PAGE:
Mr. G called down the stairs while I was doing the laundry...
Mr G: Mom? I have a question.
Me: Ask away!
Mr G: Can I have salad for dinner?
Me: Um, sure, have all you want!
Mr G: Thanks!
So he proceeded to have two or three bowls of greens with salad dressing.
Now, that might be odd enough knowing he's 10.
But he's 10, and has had a feeding disorder with aversive feeding ('acquired dysphagia' though not in the form one sees with kids with motor or neurological issues). Essentially, he was picky. Picky down to 12 foods, picky to the point of the same food every day, picky to the point of panicking and fleeing the room sobbing to cower behind a door if I held a new food out in his direction. Kind of 'terrorized by food'.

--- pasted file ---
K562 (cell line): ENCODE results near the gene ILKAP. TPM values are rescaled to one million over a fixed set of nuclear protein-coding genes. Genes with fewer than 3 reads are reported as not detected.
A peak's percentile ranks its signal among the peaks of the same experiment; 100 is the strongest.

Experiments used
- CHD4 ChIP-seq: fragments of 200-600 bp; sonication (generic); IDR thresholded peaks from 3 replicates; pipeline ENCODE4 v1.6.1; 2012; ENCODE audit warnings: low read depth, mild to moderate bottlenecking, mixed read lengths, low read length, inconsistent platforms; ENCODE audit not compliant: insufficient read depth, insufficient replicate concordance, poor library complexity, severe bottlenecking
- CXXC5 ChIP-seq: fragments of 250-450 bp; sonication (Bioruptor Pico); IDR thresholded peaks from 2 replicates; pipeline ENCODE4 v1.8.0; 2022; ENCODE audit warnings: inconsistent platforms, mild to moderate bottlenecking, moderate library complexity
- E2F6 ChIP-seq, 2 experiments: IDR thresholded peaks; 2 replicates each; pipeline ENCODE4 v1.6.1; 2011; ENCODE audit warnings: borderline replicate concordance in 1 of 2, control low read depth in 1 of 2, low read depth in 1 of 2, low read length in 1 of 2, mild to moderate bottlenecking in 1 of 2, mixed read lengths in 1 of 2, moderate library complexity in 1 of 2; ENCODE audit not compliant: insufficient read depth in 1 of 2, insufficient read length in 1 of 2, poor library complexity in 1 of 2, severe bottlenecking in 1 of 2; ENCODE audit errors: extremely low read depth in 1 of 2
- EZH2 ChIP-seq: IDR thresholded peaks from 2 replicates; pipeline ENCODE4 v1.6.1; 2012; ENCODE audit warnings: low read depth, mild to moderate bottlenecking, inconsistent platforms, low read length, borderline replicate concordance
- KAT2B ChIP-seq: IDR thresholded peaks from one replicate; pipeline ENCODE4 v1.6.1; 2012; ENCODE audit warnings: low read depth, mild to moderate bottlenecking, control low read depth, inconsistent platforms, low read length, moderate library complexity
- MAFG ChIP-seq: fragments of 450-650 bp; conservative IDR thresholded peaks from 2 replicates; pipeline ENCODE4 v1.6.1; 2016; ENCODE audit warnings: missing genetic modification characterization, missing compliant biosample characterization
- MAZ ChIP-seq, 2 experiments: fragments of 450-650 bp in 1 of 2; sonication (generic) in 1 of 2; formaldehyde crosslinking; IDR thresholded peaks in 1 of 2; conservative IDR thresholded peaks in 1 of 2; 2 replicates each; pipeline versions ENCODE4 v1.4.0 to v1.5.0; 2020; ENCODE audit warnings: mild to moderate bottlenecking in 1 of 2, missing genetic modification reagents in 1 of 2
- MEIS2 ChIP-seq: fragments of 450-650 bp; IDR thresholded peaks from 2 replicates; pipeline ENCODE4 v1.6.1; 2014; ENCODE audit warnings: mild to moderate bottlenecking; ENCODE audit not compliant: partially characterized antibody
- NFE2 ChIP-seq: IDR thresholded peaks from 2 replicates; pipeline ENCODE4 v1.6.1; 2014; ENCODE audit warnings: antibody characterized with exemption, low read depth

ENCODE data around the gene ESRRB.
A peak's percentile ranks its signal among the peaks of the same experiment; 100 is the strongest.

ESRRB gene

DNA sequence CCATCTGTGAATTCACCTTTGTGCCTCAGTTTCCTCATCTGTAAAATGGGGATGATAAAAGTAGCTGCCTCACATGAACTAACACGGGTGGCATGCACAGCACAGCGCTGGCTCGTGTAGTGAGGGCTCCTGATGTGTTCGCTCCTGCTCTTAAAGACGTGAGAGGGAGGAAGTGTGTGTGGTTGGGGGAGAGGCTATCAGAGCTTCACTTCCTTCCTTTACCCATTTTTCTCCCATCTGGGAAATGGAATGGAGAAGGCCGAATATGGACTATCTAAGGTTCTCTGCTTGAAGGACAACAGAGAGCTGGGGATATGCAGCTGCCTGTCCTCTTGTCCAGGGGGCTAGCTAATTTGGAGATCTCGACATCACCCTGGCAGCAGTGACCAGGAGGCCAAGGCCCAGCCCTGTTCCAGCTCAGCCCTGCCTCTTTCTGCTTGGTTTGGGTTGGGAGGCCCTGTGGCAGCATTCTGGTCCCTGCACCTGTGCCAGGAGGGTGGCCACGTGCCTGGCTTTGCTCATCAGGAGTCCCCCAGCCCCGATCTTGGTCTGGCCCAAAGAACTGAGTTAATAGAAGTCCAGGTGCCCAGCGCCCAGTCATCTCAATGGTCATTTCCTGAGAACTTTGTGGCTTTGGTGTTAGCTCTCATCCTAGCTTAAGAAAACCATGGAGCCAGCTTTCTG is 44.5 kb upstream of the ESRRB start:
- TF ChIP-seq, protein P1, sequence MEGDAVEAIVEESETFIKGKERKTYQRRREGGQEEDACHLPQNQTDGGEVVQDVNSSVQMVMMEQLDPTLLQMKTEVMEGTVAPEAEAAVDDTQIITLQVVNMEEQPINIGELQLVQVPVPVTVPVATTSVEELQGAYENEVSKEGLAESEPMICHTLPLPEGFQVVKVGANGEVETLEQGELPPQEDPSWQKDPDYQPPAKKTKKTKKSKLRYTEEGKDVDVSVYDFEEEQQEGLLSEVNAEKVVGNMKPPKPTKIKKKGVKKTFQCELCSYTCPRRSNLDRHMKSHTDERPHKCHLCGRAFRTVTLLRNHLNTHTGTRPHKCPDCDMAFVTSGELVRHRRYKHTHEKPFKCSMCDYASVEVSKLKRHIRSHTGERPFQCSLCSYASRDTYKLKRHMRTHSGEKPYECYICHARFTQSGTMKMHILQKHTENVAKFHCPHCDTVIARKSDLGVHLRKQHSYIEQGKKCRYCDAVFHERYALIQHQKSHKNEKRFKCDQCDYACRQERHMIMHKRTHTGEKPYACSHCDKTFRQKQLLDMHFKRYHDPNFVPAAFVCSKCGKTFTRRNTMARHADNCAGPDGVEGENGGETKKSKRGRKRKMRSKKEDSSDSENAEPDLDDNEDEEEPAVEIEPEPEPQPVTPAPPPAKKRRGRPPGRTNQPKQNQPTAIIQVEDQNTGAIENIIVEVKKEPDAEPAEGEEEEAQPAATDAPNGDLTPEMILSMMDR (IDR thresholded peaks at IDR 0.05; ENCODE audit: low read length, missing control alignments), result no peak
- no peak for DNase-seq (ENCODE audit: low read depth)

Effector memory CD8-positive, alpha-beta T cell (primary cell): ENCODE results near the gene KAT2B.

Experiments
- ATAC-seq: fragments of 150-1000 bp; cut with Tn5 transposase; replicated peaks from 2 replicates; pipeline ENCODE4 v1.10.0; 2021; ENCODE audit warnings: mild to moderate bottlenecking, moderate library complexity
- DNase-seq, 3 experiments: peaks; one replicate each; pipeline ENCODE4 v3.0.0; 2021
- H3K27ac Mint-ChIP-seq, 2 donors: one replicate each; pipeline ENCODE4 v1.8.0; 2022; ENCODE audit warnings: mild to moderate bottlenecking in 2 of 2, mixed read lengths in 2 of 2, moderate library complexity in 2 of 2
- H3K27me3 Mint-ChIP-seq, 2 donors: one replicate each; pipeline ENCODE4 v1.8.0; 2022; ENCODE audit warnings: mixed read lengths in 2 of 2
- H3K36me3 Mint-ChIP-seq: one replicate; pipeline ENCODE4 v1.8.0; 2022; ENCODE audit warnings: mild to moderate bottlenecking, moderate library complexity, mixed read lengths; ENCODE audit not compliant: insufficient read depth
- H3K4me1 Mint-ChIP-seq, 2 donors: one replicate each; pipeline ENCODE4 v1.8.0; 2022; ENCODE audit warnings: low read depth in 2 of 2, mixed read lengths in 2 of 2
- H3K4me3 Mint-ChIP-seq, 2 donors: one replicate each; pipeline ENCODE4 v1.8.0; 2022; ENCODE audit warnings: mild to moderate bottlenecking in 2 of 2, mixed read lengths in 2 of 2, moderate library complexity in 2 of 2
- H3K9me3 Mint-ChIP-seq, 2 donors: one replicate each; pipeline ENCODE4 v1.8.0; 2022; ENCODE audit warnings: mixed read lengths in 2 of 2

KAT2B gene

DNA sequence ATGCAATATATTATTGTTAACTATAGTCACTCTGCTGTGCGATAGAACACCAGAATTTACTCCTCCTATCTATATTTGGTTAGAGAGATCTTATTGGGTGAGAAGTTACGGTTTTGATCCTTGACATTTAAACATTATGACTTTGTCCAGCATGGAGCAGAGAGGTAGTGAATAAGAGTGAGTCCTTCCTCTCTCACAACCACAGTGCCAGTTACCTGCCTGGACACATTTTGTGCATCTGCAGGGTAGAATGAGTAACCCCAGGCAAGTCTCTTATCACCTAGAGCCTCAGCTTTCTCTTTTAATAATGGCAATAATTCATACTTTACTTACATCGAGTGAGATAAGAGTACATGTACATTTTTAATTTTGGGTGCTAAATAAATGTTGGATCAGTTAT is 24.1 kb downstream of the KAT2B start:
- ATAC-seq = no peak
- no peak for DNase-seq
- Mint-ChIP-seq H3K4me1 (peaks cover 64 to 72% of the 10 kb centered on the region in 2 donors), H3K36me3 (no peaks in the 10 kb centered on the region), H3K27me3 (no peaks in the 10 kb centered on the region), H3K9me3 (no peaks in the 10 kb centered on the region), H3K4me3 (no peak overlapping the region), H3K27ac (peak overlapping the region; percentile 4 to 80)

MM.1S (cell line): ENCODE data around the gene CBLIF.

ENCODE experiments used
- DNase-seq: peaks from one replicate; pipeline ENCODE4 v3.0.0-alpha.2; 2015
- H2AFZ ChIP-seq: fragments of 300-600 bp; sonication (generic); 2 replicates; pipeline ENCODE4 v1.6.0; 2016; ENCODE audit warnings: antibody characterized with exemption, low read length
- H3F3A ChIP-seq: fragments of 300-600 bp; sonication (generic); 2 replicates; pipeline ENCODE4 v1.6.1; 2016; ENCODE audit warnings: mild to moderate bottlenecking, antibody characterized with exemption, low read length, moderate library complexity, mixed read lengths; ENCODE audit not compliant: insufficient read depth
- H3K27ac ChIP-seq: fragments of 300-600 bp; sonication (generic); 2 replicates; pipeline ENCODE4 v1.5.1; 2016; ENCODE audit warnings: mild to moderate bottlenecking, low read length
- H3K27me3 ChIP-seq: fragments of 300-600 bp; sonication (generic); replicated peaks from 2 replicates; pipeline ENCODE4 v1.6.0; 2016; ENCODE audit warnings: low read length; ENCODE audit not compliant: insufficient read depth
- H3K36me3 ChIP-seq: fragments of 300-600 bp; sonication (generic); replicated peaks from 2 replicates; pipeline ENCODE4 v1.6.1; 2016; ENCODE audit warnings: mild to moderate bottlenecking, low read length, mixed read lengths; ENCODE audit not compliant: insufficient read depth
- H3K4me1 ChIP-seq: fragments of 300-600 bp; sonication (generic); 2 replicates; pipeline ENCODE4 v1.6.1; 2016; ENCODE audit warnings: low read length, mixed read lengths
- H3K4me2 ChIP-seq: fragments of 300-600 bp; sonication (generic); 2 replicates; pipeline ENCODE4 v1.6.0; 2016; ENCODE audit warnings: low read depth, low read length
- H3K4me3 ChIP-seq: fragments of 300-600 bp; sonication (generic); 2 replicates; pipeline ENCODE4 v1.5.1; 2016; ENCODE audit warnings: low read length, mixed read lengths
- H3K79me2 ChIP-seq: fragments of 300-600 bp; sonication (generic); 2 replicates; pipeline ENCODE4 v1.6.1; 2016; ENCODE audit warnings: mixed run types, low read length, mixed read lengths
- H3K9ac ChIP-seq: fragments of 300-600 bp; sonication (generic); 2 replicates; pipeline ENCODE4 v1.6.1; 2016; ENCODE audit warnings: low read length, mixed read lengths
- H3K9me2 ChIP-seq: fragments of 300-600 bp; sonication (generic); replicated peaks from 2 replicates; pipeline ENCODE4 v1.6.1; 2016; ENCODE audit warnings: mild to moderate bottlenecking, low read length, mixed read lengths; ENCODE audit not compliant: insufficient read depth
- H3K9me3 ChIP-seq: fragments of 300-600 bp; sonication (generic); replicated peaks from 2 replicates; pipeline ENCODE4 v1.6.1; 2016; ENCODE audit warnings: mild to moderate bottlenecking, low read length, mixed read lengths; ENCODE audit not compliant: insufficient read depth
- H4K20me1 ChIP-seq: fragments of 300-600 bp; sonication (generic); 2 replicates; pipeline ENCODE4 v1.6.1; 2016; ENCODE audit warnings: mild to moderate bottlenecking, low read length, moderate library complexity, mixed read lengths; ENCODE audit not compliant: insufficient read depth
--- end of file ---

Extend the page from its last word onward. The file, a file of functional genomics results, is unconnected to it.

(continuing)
When he was young, the advice (from a feeding clinic) - after dealing with a bunch of sensory processing issues - was to expose him to foods - not force, but put it on his plate. If he saw it daily, he'd get acclimated to it, and eventually try some. And then when he seemed acclimated, he was to try something with every meal - a small taste, and he was to spit it out if he didn't like it (politely, into a napkin), but he did have to taste it. Eventually, he'd start finding more foods he liked that way.
Eventually, I thought, would be 4, 5, 6 months.
Nope. I don't remember how long it was, but it sure wasn't a few months.